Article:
Moving to the Netherlands over half a year ago I had certain expectations and images in my head. Most of them proved to be quite accurate: flat land, streets flooded with bikes and coffee shops selling legal weed….There were, however some things that took me absolutely by surprise. Though many of them might be due to specificity of living in a small town and being surrounded mostly by international students, I decided to share my perspective of “the Dutch life”:
1. The weather
When arrived in Enschede at the end of January it was surprisingly hot, nice wether…. for a week. After that it was a real rollecoaster. Sun, rain, snow, hail, heat. You could leave the house without a jacket because it was warm and sunny and get completely soaked (and injured by hail) and freeze to death on your way back just to find the sun go out as soon as you reach your front door…
2. The love of coffee
How glad was I to find out that the Dutch are the biggest coffee-drinkers in Europe? Their “koffie” might not be phenomenal (at least according to Italians), but I liked it- black, large, quite strong. What I enjoyed the most is the fact that they make a habit of taking coffee breaks. During morning lectures professors would always just announce: “coffee” and everybody just walks out to get their daily doze of caffeine. It sounds unimpressive, but you can rally notice how peculiar they are with taking time to enjoy this warm drink each day!
3. It’s totally fine to have a beer at 12p.m (even on the campus)
It is acceptable drink a beer or wine basically at any time of the day. I would see couples sitting in caffees before 12 p.m during weekdays enjoying a small beer. What is even more surprising, it is ok to have a beer with lunch at campus and then go to classes. I even once saw two professors having a glass of wine at 10 a.m before the classes start – as long as you’re not drunk, it’s fine. Something that would never work in Poland.
4. Bike culture
I expected streets to be flooded with bikes, but I didn’t expect this. Every street has a bike lane, and on more busy streets there can even be two. On the crossings, apart from lights for cars there is a separate light allowing all bikes to cross while cars and pedestrians wait patiently. There is even separate lane on the roundabout for the bikes to ride safety. And the amount of cyclists is so huge that there can even be bike-jams during the rush hour… such a funny view. Oh, and I almost forgot to mention- humongous, multistory bike-parks. Good luck finding where you’ve parked your bike!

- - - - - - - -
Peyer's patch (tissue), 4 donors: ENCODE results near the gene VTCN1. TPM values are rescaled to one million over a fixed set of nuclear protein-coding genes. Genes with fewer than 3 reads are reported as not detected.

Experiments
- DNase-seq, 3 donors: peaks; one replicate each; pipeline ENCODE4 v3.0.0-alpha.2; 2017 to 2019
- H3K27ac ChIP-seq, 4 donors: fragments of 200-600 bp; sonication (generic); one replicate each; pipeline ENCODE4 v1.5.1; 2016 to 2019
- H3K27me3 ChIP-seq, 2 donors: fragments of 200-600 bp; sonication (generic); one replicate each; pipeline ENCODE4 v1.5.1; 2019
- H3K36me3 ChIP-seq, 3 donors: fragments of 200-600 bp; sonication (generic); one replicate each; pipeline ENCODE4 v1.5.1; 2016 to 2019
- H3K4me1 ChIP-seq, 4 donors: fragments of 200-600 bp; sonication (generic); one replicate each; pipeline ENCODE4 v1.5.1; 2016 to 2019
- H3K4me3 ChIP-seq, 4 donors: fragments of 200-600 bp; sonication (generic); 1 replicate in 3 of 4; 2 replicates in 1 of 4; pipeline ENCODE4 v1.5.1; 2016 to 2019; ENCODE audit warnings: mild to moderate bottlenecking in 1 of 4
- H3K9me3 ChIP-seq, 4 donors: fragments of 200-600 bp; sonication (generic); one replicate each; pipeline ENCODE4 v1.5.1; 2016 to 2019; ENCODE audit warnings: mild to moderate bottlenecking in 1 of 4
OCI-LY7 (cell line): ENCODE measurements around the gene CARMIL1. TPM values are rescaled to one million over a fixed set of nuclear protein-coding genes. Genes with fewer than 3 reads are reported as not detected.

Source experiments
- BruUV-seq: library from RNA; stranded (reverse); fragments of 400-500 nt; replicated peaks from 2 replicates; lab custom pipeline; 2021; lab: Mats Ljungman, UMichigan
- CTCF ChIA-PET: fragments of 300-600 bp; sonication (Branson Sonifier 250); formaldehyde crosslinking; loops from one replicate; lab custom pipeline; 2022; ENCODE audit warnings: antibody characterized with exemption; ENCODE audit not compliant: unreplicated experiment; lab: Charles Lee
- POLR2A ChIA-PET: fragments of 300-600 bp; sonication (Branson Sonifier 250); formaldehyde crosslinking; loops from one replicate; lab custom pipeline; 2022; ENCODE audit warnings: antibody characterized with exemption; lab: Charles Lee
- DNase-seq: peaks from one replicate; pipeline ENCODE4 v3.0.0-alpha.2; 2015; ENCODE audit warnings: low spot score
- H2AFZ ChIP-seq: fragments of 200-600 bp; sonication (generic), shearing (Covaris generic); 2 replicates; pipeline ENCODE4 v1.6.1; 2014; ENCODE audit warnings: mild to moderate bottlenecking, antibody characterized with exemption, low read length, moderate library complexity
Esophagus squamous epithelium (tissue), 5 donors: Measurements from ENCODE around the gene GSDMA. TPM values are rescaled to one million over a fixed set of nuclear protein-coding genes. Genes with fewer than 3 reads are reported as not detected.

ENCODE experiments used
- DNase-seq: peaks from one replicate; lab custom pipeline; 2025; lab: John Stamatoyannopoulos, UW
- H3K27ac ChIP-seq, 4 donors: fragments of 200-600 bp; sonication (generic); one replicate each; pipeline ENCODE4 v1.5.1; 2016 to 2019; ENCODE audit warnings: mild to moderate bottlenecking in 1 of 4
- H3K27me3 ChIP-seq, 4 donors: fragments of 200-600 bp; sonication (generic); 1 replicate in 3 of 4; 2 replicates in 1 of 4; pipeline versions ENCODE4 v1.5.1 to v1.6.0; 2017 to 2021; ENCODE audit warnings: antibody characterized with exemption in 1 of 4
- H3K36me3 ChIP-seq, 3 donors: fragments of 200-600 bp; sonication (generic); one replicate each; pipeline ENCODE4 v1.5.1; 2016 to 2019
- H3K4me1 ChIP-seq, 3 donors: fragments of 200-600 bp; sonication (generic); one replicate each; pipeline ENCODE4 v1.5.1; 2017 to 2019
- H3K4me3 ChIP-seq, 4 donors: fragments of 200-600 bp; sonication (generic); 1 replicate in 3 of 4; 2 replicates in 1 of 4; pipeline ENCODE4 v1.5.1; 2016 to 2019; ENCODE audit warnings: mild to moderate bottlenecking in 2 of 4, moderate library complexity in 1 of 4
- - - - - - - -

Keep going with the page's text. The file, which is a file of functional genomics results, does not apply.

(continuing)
5. Real Dutch don’t really smoke weed
Yes, it’s the Netherlands, yes you can buy weed legally basically everywhere… but the Dutch don’t. During my half a year in Enschede whenever I asked a Dutch person if they smoked they always answered that they have tried it once or twice, but it is mostly foreigners who do it. In fact, during my purely informative trip to a local coffee shop I have seen that it really is the case – lots of internationals, basically no locals.
6. Pub quizes
Wherever you go, there is a bar organizing a pub quiz. And they a difficult as hell making you feel dumb. We used to go to this one place each Monday where there where serous teams playing. One of them even kept all the statistics and annoté book with all the questions and answers… but we had fun circulating around last place anyways!
7. The trick to overly expensive train tickets
Trains are bloody expensive – a one-way trip from Enschede to Amsterdam would cost over 20€. When I first saw this I was ready to say goodbye to travelling around the country during weekends…. however, I’ve learned the best trick ever! There is something called a group ticket for groups of 4-10 people, where you don’t have to physically travel together just have a common starting point and destination. When you travel alone – there is tone of facebook groups where people gather to get the cheapest group tickets – 7€ (two-ways, if it is used the same day). Pretty cool, huh?
8. Pianos at train stations
Another train-related random fact. Such a simple, yet sophisticated idea. Every single train station has a piano that people actually use. When you’re in a hustle of traveling, it is always so refreshing to hear a classical melody in the background, that makes you wanna stop for a second and just appreciate the moment 🙂
9. Crappy food
I was convinced that the Dutch would eat very healthy, balanced diet. I couldn’t be more wrong! Yes, the supermarkets were filled with a wide rench of bio/organic products, but even more popular were ready-to eat fast dishes. All the fish and meat already pre-prepared, easier to find pancake mixture then the actual flour… and they eat sandwiches on a crappy, soft, low-quality bread all the fucking time! And toasties. How on earth do they still all look so fit?
(my slightly healthier alternative to popular sandwiches)
10. Extremely fit people
And here is the trick: most Dutch people look really fit. Even older people have decent bodies and are in good shape. I “blame” the bikes. A sight of a 60-year-old pedaling happily away to and from a local market is completely normal. And what is more, the gym was also always filled with older people, age of your grandparents. There were even special fitness classes for seniors – such a nice idea 🙂
I hope you enjoyed this little run-down of random, surprising facts about the Netherlands. Some of those I love, some hate – but they are what made my image of this beautiful, friendly country.
Stay tuned for more posts!